We had the pleasure of speaking with George Santana about his run for Judge of Civil Court New York City. While speaking with George, we felt that his story and upbringing is exactly what our country was built on.
“Having been raised by a single immigrant mother has given me a strong work ethic, with the tolerance and judgment to deal with many setbacks and adversities.”
DTM: How did you get into the political arena?
GS: Back in the old days prior to the reform democratic movement, old-time political clubs, dating back to Tammany Hall were famous for among other things dishing out jobs and finding apartments for people. The unwritten rule was that in exchange for the club leader’s largess, the recipient “volunteered” around the club when necessary.
In the early 1980s when I was 10 about 11 years old and my mother was in her 50s, the club helped her secure her second job cleaning offices. Back then, my mother worked two jobs as she was paying a whopping $35.00 per month for my Catholic school tuition. But she was the only breadwinner because my father had walked out never paying child support.
At the time the club was gearing up for a contested primary election which became an “all hands on deck” project. Although she never said so, I suppose my mother was embarrassed because she really did not have any skills which could parlay into “volunteering” for the club because she never spoke English fluently. Furthermore, like many other immigrants lacking a formal education, her skill set was limited to cleaning, sewing, ironing, and cooking.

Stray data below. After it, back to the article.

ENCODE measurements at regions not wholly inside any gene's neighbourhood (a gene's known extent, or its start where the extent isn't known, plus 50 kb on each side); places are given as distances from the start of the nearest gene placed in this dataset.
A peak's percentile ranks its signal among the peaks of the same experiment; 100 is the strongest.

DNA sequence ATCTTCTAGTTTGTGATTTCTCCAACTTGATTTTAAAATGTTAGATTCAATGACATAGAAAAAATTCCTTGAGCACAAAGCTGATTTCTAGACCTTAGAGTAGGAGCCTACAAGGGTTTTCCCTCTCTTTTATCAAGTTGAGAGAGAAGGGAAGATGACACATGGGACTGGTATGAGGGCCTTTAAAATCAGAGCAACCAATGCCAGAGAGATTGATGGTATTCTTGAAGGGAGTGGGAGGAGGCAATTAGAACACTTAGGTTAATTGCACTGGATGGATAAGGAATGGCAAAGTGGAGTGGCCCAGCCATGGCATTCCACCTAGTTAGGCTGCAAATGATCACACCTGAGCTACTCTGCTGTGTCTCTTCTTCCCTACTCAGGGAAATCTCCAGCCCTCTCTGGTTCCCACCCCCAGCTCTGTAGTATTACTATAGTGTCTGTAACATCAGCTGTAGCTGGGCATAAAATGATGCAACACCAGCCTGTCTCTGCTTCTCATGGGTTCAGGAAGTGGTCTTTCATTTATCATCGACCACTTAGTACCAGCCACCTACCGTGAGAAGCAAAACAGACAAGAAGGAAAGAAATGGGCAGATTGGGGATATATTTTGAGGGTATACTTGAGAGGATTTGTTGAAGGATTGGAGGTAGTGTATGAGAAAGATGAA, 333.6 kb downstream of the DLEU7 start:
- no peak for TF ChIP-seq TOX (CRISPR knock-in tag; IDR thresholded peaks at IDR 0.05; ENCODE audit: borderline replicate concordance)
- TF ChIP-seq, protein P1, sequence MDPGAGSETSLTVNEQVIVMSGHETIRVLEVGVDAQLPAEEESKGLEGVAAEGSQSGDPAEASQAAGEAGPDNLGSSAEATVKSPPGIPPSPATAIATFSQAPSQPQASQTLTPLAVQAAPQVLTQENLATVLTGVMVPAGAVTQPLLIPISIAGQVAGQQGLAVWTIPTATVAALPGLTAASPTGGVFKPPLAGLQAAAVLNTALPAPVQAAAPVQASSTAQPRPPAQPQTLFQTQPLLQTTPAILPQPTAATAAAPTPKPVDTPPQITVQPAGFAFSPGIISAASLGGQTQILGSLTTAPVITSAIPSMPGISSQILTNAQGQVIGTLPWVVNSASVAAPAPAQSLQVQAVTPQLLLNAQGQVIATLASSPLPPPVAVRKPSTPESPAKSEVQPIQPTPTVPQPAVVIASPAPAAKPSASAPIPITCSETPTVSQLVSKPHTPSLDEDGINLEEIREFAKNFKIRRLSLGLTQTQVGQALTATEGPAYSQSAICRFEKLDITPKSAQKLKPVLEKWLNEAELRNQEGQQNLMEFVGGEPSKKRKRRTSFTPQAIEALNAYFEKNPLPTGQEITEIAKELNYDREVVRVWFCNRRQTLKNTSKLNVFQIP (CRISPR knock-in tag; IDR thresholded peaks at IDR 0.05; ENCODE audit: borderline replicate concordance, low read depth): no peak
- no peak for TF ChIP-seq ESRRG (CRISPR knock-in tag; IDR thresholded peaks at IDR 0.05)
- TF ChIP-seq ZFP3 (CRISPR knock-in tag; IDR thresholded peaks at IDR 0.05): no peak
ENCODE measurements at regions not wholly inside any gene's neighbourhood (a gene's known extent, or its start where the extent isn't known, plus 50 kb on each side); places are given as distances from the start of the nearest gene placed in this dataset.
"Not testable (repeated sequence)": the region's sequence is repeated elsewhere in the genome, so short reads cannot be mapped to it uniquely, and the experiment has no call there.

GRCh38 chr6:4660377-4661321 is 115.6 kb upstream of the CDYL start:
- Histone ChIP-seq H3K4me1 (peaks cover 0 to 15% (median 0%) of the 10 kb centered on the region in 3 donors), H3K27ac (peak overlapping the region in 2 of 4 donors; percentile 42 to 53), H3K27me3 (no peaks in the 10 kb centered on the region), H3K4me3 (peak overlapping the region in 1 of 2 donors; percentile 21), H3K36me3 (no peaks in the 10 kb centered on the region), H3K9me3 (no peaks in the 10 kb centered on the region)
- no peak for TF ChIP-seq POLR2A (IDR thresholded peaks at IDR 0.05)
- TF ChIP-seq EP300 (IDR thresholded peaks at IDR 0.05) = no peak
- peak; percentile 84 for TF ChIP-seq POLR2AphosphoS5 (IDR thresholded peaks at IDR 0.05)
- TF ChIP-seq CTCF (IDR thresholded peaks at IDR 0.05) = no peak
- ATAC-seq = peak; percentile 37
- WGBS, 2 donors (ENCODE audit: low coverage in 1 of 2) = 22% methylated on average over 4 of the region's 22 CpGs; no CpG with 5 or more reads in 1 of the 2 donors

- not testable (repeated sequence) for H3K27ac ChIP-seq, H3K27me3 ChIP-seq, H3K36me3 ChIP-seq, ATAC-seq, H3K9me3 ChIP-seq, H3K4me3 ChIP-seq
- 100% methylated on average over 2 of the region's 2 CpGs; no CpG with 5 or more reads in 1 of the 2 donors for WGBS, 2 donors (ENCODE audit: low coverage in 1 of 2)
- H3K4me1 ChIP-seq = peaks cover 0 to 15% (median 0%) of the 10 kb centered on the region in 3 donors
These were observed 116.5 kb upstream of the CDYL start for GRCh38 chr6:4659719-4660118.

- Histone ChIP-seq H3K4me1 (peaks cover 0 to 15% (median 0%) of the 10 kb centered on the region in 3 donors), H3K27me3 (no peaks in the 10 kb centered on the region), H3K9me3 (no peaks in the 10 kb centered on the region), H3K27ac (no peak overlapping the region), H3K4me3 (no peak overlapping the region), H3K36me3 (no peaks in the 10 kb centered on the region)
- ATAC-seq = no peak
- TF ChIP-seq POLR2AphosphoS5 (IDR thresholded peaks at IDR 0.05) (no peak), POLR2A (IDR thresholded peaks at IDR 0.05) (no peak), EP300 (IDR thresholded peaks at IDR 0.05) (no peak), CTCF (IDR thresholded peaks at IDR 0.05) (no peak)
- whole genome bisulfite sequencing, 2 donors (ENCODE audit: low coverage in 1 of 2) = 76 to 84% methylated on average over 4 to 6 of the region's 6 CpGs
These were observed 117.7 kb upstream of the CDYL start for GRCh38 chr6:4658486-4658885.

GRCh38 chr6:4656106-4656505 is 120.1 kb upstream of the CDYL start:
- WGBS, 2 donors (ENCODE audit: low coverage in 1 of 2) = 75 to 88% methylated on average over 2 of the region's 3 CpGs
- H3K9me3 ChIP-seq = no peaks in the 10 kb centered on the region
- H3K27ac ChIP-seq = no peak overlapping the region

So that summer, my mother decided to kill two birds with one stone, by dropping me off at the local political club. I would be her “volunteering” substitute and the club would serve as my babysitter during the daytime which gave my grandmother then in her mid-seventies a break from having me around the house all day long. The club got more than it bargained for and a door opened for me that shaped the course of my entire life.
As an overly curious and precocious child, I wanted to learn everything I was a quick study and was willing to run errands, answer phones, and ride my bicycle all over the City of New York delivering packages to people that to this day were larger than life.
That political campaign led to another the following year for a lady who was running for New York City Civil Court Judge. After the lady won the election, I showed up at the Civil Judge’s chambers door a few weeks shy of my 13th birthday and offered to volunteer for her. That daily volunteering job lasted almost 10 years and sealed the deal for me. I knew right there and then that I wanted to be an attorney and someday also a judge.
“I was raised to believe that our laws must be obeyed, and our courts must be fair.”
DTM: What is the most important thing that you want to achieve if elected?
GS: If elected, the most important thing that I want to achieve is making the courthouse user friendly for everyone entering through the door. New York’s judicial system can be confusing and downright overwhelming for both lawyers and non-lawyers alike. Court users must be made to feel that they and their cases will be heard in a dignified and timely manner.